Zorica Siročić is an assistant professor in the Department of Sociology at the University of Graz in Austria. Her teaching and research foci include political sociology and sociology of gender.


Required readings


Corredor, E. S. (2019). Unpacking “Gender Ideology” and the Global Right’s Antigender Countermovement. Signs: Journal of Women in Culture and Society, 44(3), 613–638


Dean, J. 2010. Rethinking Contemporary Feminist Politics. Basingstoke, Hampshire; New York, NY: Palgrave Macmillan. (Chapter 1, p. 9-35).


Additional readings:

Fillieule, O. and Broqua, C. 2020. Sexual and reproductive rights movements and counter movements from an interactionist perspective. Social Movement Studies, 19(1), 1–20.


Roggeband, C. 2018. The Good, the Bad, and the Ugly: Making Sense of Opposition to Feminisms from a Social-Movement Perspective. In M. Verloo (Ed.), Varieties of Opposition to Gender Equality in Europe. Routledge, chapter 2, pp. 19-37



Session 5: Global governance and transnational contention in labour politics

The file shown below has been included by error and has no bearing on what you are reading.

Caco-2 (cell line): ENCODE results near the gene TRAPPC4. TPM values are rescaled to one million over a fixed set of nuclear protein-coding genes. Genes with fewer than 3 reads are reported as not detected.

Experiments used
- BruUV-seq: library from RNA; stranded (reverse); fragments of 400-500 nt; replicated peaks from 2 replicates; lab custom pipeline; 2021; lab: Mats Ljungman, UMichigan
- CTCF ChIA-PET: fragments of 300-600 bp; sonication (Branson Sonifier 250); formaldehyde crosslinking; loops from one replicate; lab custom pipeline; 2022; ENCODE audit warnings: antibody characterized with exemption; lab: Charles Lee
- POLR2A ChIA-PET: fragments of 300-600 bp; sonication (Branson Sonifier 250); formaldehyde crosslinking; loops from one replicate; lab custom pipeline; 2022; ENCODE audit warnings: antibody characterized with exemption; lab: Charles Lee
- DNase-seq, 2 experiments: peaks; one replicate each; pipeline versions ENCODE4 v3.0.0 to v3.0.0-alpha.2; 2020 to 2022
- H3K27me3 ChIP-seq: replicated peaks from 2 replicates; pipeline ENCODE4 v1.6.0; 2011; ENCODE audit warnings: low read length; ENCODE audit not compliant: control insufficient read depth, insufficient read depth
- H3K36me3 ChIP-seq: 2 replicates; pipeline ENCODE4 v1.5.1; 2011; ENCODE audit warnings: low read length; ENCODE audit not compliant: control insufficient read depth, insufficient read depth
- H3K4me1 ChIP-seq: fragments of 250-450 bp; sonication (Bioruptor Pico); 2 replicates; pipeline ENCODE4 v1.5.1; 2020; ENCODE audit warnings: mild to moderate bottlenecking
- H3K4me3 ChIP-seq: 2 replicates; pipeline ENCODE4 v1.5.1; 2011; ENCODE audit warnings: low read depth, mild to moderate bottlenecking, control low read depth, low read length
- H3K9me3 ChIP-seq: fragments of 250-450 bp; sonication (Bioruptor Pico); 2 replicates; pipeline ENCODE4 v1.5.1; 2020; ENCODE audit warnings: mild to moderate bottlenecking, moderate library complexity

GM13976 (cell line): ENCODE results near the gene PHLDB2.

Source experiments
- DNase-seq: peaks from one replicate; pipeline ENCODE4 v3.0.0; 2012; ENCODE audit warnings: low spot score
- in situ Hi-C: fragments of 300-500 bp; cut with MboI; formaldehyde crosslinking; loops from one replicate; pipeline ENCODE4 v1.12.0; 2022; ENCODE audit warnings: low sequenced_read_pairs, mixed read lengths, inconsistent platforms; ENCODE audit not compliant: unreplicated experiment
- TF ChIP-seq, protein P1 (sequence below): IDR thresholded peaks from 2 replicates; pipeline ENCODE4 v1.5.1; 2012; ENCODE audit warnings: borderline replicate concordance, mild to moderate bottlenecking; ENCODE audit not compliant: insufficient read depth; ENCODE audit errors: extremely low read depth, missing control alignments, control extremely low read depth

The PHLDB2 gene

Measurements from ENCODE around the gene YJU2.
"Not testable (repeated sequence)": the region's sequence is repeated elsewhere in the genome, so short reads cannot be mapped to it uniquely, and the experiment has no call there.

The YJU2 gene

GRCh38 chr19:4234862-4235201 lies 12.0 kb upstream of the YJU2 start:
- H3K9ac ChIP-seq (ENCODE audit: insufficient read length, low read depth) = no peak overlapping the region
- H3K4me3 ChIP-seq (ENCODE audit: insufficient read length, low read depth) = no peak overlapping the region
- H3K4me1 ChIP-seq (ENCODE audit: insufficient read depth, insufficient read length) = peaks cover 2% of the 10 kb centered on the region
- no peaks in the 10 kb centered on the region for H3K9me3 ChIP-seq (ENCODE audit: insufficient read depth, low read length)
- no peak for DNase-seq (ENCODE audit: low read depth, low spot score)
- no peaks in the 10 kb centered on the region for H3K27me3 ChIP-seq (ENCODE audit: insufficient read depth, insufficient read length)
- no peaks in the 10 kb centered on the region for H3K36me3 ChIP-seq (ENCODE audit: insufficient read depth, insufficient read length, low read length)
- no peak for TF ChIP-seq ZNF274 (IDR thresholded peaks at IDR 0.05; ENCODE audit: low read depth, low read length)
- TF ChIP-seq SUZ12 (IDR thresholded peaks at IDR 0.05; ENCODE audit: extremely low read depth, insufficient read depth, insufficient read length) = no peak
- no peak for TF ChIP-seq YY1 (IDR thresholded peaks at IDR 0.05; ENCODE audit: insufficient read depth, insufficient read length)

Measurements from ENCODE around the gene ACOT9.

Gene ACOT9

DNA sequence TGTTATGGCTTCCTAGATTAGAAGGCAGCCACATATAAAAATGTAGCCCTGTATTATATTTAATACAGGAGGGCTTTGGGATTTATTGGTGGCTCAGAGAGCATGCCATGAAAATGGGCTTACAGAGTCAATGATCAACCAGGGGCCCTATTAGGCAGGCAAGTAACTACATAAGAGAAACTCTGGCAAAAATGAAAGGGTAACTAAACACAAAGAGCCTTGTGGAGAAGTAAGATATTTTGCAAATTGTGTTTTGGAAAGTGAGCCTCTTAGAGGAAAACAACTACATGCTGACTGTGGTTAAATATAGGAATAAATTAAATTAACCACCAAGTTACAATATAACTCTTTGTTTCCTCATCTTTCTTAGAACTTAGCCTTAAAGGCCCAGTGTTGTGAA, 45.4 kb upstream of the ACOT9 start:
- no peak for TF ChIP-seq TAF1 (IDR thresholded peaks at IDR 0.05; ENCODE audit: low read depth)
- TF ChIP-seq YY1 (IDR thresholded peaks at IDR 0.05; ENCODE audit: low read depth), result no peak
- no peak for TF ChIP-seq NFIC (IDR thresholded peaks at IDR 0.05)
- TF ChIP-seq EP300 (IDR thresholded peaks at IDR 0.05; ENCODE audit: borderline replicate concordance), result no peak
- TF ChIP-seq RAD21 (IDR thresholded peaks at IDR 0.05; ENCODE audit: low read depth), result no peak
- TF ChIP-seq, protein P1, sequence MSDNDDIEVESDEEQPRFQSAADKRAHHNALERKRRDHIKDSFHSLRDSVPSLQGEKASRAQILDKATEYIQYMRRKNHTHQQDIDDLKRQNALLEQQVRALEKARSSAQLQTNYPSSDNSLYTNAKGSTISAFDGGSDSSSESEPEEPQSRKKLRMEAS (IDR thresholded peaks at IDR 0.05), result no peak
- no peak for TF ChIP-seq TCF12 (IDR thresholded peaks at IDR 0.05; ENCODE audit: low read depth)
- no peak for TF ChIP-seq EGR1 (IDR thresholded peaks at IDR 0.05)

6/05/2022, h.10-13 Guest lecture of Dr Imre Szabo and Dr Darragh Golden, University College Dublin: "Transnational labour activism in public and private services. The cases of the European Citizens' Initiative Right to Water and the Pilots' Strike at Ryanair."


Required readings

Szabó, I., Golden, D. and Erne, R. (2021) “Why Do some Labour Alliances Succeed in Politicizing Europe across Borders? A Comparison of the Right2Water and Fair Transport European Citizens’ Initiatives” Journal of Common Market Studies pp. 1-19

Golden, D. and Erne, R. (forthcoming). 'Ryanair Pilots. Unlikely Pioneers of Transnational Collective Action'

Additional readings

Erne, R. (2008) European Unions: Labor’s Quest for a Transnational Democracy. Ithaca, N.Y: ILR Press/Cornell University Press. Chapter 2: Approaching Euro-Democracy and Its Alternatives pp. 11-28.

Gentile, A. and Tarrow S. (2009) “Charles Tilly, Globalization, and Labor’s Citizen Rights.” European Political Science Review 1(3): 465–93.

Silver, B. (2013) "Theorising the Working Class in Twenty-First-Century Capitalism" in Workers and Labour in a Globalised Capitalism: Contemporary Themes and Theoretical Issues (editor: Maurizio Atzeni) Palgrave Macmillan



Session 6: Racial justice struggles and the transnational mobilization around issues of race

11/05/2022, h.10-13

     Required readings


A. Klotz (2002). “Transnational Activism and Global Transformations: The Anti-Apartheidand Abolitionist Experiences”. European Journal of International Relations, 8(1), 49-76.